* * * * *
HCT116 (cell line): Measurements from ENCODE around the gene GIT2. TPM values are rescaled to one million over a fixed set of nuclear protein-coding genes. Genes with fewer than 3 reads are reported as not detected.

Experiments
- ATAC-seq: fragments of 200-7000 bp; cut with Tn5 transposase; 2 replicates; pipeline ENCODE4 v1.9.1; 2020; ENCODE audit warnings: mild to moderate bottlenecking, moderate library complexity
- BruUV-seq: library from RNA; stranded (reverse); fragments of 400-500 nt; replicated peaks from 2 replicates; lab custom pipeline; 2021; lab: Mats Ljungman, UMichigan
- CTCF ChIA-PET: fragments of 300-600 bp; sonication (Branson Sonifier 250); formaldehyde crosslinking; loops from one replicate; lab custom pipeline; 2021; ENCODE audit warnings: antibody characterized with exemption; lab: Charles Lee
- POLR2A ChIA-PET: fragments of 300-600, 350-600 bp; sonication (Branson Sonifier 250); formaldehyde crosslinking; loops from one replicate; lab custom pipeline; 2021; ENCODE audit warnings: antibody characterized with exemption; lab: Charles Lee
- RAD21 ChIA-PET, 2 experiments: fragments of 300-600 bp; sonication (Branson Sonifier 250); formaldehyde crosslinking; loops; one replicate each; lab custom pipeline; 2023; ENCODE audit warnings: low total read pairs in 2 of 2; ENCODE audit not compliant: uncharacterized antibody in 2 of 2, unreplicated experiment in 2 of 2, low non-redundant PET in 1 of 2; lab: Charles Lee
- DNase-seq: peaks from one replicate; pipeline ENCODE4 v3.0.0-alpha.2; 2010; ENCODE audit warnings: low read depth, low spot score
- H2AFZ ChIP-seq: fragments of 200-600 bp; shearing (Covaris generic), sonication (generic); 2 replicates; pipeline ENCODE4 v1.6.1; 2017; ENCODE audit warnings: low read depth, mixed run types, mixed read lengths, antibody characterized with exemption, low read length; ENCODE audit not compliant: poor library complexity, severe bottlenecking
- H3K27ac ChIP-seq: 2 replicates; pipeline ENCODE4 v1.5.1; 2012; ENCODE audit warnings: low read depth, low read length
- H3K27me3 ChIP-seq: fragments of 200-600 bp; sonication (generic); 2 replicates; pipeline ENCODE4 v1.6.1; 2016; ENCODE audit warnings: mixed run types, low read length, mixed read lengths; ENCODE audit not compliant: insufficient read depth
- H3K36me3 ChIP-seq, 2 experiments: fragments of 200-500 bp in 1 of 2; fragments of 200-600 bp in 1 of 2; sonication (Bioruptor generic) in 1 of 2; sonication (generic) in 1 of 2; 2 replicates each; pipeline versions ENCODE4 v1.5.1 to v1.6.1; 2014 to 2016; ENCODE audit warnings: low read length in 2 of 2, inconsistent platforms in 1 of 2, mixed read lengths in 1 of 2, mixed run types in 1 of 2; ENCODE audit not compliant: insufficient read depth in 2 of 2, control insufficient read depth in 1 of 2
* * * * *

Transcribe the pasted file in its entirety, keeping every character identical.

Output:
HCT116 (cell line): Measurements from ENCODE around the gene GIT2. TPM values are rescaled to one million over a fixed set of nuclear protein-coding genes. Genes with fewer than 3 reads are reported as not detected.

Experiments
- ATAC-seq: fragments of 200-7000 bp; cut with Tn5 transposase; 2 replicates; pipeline ENCODE4 v1.9.1; 2020; ENCODE audit warnings: mild to moderate bottlenecking, moderate library complexity
- BruUV-seq: library from RNA; stranded (reverse); fragments of 400-500 nt; replicated peaks from 2 replicates; lab custom pipeline; 2021; lab: Mats Ljungman, UMichigan
- CTCF ChIA-PET: fragments of 300-600 bp; sonication (Branson Sonifier 250); formaldehyde crosslinking; loops from one replicate; lab custom pipeline; 2021; ENCODE audit warnings: antibody characterized with exemption; lab: Charles Lee
- POLR2A ChIA-PET: fragments of 300-600, 350-600 bp; sonication (Branson Sonifier 250); formaldehyde crosslinking; loops from one replicate; lab custom pipeline; 2021; ENCODE audit warnings: antibody characterized with exemption; lab: Charles Lee
- RAD21 ChIA-PET, 2 experiments: fragments of 300-600 bp; sonication (Branson Sonifier 250); formaldehyde crosslinking; loops; one replicate each; lab custom pipeline; 2023; ENCODE audit warnings: low total read pairs in 2 of 2; ENCODE audit not compliant: uncharacterized antibody in 2 of 2, unreplicated experiment in 2 of 2, low non-redundant PET in 1 of 2; lab: Charles Lee
- DNase-seq: peaks from one replicate; pipeline ENCODE4 v3.0.0-alpha.2; 2010; ENCODE audit warnings: low read depth, low spot score
- H2AFZ ChIP-seq: fragments of 200-600 bp; shearing (Covaris generic), sonication (generic); 2 replicates; pipeline ENCODE4 v1.6.1; 2017; ENCODE audit warnings: low read depth, mixed run types, mixed read lengths, antibody characterized with exemption, low read length; ENCODE audit not compliant: poor library complexity, severe bottlenecking
- H3K27ac ChIP-seq: 2 replicates; pipeline ENCODE4 v1.5.1; 2012; ENCODE audit warnings: low read depth, low read length
- H3K27me3 ChIP-seq: fragments of 200-600 bp; sonication (generic); 2 replicates; pipeline ENCODE4 v1.6.1; 2016; ENCODE audit warnings: mixed run types, low read length, mixed read lengths; ENCODE audit not compliant: insufficient read depth
- H3K36me3 ChIP-seq, 2 experiments: fragments of 200-500 bp in 1 of 2; fragments of 200-600 bp in 1 of 2; sonication (Bioruptor generic) in 1 of 2; sonication (generic) in 1 of 2; 2 replicates each; pipeline versions ENCODE4 v1.5.1 to v1.6.1; 2014 to 2016; ENCODE audit warnings: low read length in 2 of 2, inconsistent platforms in 1 of 2, mixed read lengths in 1 of 2, mixed run types in 1 of 2; ENCODE audit not compliant: insufficient read depth in 2 of 2, control insufficient read depth in 1 of 2